NASA’s current rovers, Curiosity and Opportunity, are continuing to explore their respective regions of Mars, with new findings that are providing yet more clues as to the geological history and potential past habitability of this fascinating world. They have also both just completed significant steps in their journeys and are now entering new and exciting phases of their missions. Both missions have found yet more evidence that the Mars we see today – cold and dry – was once much wetter and potentially habitable, at least for microorganisms.
Last week there was the exciting news that Mars still has flows of briny water occurring now, and this week there is more water-related news: additional findings from the Curiosity rover that the huge Gale crater was once a lake or series of lakes a long time ago. Curiosity had already found evidence that there used to be shallow lakes and streams in this area, but the new data confirms this and suggests that the lake(s) once filled Gale crater and were long-lasting, explaining the formation of Mount Sharp in the middle of the crater and also providing a potentially habitable environment for life.
Another beautiful panoramic image of the foothills of Mount Sharp, taken by Curiosity on Sep. 9, 2015. The mesas, buttes and valleys can be seen in greater detail as the rover keeps getting closer. The image has been white-balanced to show the terrain under more Earth-like lighting conditions. The full-size version of the image is available here.
After extensive investigations of rock layers in Marias Pass, a shallow valley near the base of Mount Sharp, the Curiosity rover is now heading southwest again, to continue gradually climbing the lower slopes of the mountain. Marias Pass is a region with rocks and ground which contain high levels of silica and hydrogen, more evidence that there used to be a lot more water here than there is now.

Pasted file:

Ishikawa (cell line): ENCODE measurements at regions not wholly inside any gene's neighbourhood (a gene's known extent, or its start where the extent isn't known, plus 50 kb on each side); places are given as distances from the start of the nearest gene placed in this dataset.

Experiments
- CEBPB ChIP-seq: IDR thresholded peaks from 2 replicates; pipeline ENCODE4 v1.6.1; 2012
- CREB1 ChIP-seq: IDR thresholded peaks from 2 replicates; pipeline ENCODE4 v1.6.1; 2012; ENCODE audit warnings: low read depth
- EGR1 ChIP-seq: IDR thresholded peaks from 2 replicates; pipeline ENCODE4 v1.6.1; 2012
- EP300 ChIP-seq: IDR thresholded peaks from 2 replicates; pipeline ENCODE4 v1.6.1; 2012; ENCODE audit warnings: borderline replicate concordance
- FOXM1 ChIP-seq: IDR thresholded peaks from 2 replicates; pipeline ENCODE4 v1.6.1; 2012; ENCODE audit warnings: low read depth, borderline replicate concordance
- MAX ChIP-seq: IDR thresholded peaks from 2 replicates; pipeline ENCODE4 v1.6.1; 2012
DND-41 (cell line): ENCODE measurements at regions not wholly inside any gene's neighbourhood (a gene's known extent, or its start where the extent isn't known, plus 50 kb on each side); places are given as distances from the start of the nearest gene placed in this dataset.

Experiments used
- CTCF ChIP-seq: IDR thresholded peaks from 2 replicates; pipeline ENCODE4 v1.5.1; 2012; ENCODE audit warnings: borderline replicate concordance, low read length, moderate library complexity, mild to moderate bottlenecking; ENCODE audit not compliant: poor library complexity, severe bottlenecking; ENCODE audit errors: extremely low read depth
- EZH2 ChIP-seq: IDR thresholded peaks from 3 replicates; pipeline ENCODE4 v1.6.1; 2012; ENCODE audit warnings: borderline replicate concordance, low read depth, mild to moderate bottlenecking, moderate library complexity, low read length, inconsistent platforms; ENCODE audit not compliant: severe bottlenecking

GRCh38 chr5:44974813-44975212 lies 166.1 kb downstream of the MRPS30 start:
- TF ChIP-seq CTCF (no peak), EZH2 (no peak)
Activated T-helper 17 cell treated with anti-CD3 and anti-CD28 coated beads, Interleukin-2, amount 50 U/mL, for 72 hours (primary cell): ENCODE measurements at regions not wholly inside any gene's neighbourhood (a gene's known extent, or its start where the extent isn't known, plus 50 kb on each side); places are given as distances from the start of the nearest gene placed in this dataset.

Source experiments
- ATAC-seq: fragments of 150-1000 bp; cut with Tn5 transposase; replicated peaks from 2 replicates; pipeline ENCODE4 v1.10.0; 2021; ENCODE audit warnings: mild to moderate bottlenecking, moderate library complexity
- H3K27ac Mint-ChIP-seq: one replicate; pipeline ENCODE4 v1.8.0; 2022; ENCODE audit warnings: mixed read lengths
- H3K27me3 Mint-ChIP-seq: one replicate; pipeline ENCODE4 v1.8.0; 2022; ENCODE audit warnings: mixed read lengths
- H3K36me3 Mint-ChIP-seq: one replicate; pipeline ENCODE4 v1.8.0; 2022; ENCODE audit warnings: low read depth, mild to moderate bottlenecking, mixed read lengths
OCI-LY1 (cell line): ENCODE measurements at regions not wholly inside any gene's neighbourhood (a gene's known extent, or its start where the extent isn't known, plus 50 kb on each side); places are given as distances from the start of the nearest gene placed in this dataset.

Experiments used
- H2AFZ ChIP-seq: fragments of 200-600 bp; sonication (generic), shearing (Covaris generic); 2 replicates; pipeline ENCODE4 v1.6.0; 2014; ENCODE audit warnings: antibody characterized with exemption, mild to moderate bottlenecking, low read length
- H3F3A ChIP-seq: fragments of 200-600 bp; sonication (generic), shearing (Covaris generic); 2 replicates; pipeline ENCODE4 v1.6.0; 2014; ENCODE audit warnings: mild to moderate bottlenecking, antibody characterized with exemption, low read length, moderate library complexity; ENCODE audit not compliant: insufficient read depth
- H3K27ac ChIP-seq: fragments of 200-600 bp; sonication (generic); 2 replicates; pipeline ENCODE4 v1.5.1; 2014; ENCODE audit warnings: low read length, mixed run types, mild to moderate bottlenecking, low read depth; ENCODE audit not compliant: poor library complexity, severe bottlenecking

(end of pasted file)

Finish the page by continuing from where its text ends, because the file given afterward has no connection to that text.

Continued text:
There are a couple new views of the foothills on Mount Sharp from the Curiosity rover, and they are beautiful. Many layers, mesas and buttes are visible, reminiscent of the American southwest. Curiosity will keep getting closer in the weeks and months ahead. Image processing by Lars (@LarsTheWanderer).
There were some beautiful new images taken of the foothills of Mount Sharp from the Curiosity rover on Mars as it passed through the Artist’s Drive and Logan’s Run valleys. The canyons and mesas on the lower slopes of the mountain keep getting closer!
As the Curiosity rover keeps making its way closer to Mount Sharp, we are starting to see the foothills, mesas, buttes and valleys in more detail. All of these Mastcam images are from sol 467. The scenery could easily be mistaken for the American southwest, but no, this is Mars. These are just the foothills; Mount Sharp itself is about 4.8 kilometres (3 miles) tall and just out of view to the left. What a stark, yet beautiful, landscape. All of Curiosity’s raw images can be seen here.